[This conversation may or may not be off topic. It certainly winds in
and out of questions that Eliot's poetry winds in and out of. And it is
certainly part of the significance of Eliot that he was quite
significant in either attracting numbers of grad students to
christianity or, worse, emboldening several generations of christian
grad students. Helen Gardner in one of her essays on Milton remarked
(and I was never sure whether it was merely an observation, a complaint
or a modest cry of triumph) that university literature classes had come
to reek of christianity.]
[log in to unmask] wrote:
> My apologies for the redundancy. It strikes me that I should add a point to the numbered portion of my last post, so I repeat that below to give context to the addition:
> Let me try to be clearer.
> 1. Isn't the point of reducing the image of God to an obvious absurdity, as in these examples, to illustrate that the mysteries to which God is posited as the answer are beyond our comprehension?
I think you put too heavy an intellectual load on some fairly casual
humor. The point of the Green Frog etc images is merely to communicate,
not an argument, but an attitude, an attitude of uninterest in the
claims of religion. I sometimes also express it by noting that I am
fortunate in that my atheism is by birthright more than merit -- hence
I'm not plagued by feelings of having "lost" something. I have simply
never given any consideration to religion as an option.
> 2. Doesn't the premise that the mysteries to which God is posited as the answer are beyond our comprehension lead to the conclusion that they cannot be addressed by reason?
Have you ever deeply considered accepting the theory of the four
elements as an explanation of physical phenomena? Of course not. I (and
many others -- in Japan, for example, a huge majority) give no more
consideration to religious claims. They are part of human history, past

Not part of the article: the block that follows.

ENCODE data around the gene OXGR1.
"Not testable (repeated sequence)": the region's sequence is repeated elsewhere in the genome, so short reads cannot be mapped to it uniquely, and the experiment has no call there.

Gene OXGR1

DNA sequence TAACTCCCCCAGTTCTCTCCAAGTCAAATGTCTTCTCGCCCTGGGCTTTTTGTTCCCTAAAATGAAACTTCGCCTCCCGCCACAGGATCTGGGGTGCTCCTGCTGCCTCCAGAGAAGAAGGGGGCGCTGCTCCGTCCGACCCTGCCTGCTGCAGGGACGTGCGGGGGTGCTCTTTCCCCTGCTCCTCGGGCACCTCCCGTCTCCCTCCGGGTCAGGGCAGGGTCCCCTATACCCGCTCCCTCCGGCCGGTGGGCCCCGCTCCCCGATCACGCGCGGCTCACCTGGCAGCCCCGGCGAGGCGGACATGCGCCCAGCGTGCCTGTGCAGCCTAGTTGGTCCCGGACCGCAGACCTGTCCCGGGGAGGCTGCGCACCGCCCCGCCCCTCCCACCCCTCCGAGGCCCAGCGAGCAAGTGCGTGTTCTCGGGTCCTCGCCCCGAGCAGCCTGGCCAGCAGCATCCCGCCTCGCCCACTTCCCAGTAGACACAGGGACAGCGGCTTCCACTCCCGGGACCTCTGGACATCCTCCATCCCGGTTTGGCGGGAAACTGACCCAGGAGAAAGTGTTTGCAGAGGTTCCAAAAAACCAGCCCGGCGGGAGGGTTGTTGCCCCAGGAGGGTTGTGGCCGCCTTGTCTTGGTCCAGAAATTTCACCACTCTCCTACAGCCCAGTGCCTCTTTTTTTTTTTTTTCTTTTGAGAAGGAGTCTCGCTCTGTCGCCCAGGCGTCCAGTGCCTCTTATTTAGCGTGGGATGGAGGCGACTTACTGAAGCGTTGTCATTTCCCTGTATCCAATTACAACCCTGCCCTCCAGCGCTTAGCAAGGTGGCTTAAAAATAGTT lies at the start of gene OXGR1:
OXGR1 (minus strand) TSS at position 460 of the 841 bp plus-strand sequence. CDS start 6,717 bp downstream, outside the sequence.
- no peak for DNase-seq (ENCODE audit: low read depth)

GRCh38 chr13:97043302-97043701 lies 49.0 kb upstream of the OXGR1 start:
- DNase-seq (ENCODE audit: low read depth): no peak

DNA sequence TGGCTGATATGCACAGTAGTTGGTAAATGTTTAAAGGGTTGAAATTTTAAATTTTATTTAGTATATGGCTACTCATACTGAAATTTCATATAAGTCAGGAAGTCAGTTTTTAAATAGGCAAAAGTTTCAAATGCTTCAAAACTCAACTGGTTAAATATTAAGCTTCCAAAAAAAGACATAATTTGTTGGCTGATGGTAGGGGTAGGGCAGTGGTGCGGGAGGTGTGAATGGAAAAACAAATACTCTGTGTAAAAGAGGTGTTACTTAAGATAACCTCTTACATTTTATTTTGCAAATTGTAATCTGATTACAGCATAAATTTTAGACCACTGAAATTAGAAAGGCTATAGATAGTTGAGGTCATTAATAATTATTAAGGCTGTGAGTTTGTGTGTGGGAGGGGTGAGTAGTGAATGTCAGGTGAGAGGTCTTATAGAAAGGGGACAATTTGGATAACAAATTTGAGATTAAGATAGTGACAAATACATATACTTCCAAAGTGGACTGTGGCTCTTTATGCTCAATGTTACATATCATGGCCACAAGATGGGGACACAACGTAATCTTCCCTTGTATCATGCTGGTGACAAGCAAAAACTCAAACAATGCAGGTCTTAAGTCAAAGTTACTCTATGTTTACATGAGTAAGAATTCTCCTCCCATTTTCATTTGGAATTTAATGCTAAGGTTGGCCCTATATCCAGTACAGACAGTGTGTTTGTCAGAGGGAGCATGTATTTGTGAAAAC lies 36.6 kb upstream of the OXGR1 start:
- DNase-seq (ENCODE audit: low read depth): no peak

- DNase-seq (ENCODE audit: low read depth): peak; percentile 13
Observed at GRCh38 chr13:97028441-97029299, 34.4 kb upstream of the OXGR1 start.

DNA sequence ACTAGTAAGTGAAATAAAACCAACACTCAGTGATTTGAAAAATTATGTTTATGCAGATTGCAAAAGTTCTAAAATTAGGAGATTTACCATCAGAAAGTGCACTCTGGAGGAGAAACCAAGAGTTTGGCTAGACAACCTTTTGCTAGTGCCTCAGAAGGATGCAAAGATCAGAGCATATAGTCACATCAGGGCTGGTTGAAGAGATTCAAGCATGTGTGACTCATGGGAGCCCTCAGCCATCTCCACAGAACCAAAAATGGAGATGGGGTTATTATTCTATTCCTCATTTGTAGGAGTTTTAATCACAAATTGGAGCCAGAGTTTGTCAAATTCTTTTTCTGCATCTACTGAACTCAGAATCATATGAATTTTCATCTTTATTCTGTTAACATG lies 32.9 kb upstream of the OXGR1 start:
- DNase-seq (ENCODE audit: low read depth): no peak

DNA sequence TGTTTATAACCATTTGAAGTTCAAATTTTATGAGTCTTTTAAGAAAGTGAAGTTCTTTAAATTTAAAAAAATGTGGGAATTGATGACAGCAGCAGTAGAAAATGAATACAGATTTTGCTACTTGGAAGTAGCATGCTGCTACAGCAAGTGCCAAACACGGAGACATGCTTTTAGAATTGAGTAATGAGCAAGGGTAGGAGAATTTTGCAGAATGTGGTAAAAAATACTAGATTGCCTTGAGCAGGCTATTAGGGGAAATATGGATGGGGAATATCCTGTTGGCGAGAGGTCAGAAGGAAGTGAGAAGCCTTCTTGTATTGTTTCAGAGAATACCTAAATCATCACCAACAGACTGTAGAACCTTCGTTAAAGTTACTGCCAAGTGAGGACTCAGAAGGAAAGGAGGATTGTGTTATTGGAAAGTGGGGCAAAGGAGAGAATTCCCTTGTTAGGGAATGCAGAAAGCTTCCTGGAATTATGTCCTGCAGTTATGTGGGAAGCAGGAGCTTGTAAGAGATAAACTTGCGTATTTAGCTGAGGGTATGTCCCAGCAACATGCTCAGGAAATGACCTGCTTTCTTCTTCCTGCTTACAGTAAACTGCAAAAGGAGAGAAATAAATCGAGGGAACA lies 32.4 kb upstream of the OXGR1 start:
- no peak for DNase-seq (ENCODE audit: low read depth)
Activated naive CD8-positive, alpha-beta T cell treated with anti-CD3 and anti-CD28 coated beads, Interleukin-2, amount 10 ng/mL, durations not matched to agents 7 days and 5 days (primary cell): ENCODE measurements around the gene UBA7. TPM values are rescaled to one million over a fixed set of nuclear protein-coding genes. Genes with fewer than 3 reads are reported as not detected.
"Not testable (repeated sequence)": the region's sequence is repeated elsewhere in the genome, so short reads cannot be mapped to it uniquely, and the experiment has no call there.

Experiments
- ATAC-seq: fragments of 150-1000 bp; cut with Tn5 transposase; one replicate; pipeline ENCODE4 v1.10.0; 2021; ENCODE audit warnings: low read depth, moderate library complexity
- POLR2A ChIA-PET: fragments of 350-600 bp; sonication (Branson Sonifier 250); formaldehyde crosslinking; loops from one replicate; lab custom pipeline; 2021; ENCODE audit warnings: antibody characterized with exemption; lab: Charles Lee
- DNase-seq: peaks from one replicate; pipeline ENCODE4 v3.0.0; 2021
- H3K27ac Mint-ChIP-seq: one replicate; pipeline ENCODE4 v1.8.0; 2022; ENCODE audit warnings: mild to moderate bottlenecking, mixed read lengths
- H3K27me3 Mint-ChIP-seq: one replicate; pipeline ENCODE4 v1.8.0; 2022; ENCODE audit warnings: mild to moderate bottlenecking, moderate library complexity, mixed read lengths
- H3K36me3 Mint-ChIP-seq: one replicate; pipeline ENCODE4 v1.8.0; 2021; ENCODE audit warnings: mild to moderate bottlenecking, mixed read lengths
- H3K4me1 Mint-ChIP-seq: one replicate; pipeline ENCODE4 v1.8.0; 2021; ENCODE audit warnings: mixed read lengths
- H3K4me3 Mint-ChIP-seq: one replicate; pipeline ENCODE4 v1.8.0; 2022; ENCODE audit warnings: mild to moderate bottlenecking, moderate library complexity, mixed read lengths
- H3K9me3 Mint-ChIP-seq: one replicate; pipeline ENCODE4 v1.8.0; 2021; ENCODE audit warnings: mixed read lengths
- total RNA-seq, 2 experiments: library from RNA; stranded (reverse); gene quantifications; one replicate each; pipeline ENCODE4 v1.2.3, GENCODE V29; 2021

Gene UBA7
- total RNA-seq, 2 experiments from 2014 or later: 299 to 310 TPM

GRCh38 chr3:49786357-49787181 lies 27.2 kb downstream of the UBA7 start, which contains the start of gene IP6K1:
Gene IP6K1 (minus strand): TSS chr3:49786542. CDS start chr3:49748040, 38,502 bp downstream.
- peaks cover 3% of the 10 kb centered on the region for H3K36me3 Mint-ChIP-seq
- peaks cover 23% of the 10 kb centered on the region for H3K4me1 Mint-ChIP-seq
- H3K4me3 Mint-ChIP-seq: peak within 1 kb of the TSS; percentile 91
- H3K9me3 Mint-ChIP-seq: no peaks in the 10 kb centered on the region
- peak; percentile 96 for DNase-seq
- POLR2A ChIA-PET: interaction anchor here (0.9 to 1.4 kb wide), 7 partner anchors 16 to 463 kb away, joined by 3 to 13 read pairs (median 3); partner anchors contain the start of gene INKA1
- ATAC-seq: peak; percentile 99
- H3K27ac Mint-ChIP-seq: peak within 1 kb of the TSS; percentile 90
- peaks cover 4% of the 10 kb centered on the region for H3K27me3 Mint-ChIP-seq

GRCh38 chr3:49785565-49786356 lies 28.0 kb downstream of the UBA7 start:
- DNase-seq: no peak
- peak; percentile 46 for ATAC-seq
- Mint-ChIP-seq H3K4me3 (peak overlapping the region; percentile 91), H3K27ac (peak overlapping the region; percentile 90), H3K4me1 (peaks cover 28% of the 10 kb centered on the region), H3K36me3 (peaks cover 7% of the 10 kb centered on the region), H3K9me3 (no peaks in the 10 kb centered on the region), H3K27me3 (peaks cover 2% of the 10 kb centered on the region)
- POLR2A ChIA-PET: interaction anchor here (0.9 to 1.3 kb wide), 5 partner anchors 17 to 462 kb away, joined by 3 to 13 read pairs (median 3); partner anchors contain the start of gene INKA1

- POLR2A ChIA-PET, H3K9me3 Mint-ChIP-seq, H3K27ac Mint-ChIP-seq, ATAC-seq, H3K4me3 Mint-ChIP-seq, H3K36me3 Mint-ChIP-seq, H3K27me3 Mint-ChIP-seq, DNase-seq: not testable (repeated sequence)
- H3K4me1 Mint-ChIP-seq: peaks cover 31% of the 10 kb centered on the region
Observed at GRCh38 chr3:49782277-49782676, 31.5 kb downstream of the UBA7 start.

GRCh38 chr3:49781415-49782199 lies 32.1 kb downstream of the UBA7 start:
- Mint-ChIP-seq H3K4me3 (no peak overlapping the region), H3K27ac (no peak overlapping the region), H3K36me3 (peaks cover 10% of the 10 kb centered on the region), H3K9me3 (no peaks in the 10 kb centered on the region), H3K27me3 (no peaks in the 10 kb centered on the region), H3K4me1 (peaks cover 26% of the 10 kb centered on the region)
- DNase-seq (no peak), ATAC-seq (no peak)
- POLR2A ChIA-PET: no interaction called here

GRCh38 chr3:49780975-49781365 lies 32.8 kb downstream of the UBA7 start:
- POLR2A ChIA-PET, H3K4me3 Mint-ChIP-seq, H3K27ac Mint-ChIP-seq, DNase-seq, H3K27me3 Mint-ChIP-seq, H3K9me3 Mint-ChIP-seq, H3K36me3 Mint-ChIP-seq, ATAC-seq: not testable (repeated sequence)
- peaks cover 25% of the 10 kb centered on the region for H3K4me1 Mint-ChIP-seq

and present, and one needs to study them for that reason, but with no
more personal involvement than when studying elementary chemistry or the
day's weather report.
> 3. Does not the conclusion that the mysteries to which God is posited as the answer are beyond our comprehension cannot be addressed by reason leave entirely open the possibility that they may be addressed by faith?
What mysteries? There are lots of things we don't know. But that we
can't answer a question (say about the relationship between quantum
mechanics and classical physics) is no reason to find it a "mystery."
> 4. Does not the recognition that we are dealing in the realm of faith rather than reason render any effort to attack a given view from a rationalistic perpective irrelevant?
So I don't attack a given view. I have never tried to argue anyone out
of religion. Probably some of my students at one time or another were
emboldened in their own secular stance by the presence of someone who
disregarded religion. (I did feel some pity for those students who liked
me a good deal but knew I was going to hell.)
> This, of course, is not intended to suggest that there are not rationalistic arguments to be made on behalf of religion generally, or particular religions; rather, it responds to a specific rationalistic argument against religion.
Probably someone who needs a "disproof" of religion is in a sticky
situation. (S)he has allowed the burden of proof to be wrongly placed.
That is another use of the Green Frog image: it suggests that the burden
is on those who want to disprove the Frog and "prove" Jehovah. My point
of departure is that what is is matter in motion. Hence I only accept
arguments for God which assume that there is no God. :-) [There is a
somewhat less flippant way to express the same argument, as in the last
question a reporter put to an elderly German thinker about a 120 years
ago. Reporter: What is? Old Man: Struggle.)